John buys mandazi’s from Nyambura.  He has no idea of the economic impact of her deceptively simple choices.  Nyambura has developed an instinct to increase while John has developed the instinct to work and consume. While John’s attitude to money is spending and saving a little, her attitude is multiplication and saving most. John will continue working for a lifestyle and trying to find bigger salaries for that lifestyle. Nyambura will continue working to create income streams that will comfortably be able to sustain the lifestyle she chooses to have. John is tied to an image and will wait for opportunities that align to that image. Nyambura has no social status to live up to, therefore is able to grasp opportunities very quickly. Nyambura has learnt the value of her time and what that time can create. John’s time is valued for him by a salary.  In summary, John is creating a life of dependence, where he has to work to eat. Nyambura is creating a life of independence, where she can always eat as her assets are working for her. John remains driving a big car on the highway to poverty.  Nyambura without a car is way ahead on the highway to wealth.  She knows it is not about how much you earn but how far you can replicate what you earn. Which highway are you on?  Let me know.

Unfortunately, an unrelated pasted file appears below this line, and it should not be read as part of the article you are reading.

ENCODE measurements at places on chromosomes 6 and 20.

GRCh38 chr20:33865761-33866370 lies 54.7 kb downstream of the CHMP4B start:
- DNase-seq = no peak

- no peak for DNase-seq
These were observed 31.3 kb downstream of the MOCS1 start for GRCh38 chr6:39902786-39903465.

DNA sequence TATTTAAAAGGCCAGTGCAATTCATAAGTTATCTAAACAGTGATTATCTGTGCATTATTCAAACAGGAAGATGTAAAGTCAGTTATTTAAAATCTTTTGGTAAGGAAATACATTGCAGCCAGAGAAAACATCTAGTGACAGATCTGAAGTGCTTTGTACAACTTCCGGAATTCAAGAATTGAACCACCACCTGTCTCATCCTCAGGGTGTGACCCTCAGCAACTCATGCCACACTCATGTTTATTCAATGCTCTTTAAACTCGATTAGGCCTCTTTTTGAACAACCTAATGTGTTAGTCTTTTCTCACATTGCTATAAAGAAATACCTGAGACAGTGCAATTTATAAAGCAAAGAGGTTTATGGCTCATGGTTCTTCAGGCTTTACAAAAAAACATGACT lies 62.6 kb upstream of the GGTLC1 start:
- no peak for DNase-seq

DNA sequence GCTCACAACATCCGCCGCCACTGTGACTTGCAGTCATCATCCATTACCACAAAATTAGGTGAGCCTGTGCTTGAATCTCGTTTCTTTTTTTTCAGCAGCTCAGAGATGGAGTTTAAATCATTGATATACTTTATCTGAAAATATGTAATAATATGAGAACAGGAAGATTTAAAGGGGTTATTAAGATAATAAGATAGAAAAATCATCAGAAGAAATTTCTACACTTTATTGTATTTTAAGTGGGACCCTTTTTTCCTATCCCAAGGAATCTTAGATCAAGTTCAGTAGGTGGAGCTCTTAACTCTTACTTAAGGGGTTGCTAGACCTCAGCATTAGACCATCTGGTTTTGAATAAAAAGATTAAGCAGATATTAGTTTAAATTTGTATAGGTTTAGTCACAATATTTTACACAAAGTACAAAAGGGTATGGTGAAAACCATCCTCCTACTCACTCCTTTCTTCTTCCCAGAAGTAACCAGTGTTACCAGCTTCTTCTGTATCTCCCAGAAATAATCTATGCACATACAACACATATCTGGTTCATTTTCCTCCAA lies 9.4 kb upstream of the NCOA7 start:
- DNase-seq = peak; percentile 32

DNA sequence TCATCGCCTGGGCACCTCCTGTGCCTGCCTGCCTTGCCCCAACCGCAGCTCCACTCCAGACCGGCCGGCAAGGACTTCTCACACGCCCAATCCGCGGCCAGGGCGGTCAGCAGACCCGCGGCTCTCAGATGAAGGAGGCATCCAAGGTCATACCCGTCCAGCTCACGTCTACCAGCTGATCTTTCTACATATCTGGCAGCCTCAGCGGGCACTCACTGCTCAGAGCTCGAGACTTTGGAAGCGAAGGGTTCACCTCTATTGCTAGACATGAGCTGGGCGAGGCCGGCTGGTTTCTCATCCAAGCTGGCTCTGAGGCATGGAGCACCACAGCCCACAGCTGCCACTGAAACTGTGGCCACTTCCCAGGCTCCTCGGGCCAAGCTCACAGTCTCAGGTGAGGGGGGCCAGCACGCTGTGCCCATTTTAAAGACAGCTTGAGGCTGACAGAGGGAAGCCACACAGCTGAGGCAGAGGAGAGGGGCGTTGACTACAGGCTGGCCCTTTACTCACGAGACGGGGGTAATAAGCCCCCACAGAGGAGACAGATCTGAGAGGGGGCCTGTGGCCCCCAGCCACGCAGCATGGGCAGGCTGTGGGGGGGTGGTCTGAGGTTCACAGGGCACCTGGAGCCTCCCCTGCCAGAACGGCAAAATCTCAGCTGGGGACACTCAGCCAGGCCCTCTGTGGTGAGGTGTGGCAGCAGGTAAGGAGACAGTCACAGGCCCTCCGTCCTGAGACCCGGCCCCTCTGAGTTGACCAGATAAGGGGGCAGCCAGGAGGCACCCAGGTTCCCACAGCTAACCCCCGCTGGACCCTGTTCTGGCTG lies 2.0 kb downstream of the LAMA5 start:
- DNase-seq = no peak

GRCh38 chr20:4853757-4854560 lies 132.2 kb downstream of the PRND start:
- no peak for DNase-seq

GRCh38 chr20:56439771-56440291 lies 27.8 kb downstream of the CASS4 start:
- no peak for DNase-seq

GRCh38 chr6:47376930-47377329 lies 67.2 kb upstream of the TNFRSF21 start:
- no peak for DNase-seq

Waceke runs a program on Personal Financial Management. Find her at waceke@centonomy.com| Twitter @centonomy| www.facebook/centonomy

 

Question and Answer

I want to start planning for college education for my daughter. She will be going in approximately 10 years time. What should I consider?

You need to look at what education will cost at the time you want your child to go to school.  Do not work with what it costs today, otherwise you will find yourself unable to afford it at the time.  Because of inflation every year school fees will increase so work with what it will cost then and this will start to give you a good estimate of what you need to start saving.

 

Email your questions or comments to Waceke her at waceke@centonomy.com| twitter @centonomy| www.facebook/centonomy

Share This
  • Eugene Sande

    Great piece of writing there. I was on the highway to poverty, but after reading and falling in love with their column in Saturday Nation and now your blog, i have take a huge U-turn. I am now on the highway to wealth.At 27 yeras old, I feel I got to know about your writings when it is too late..I am going to save save and start saving, use that saving to multiply. Once again, your articles are very informative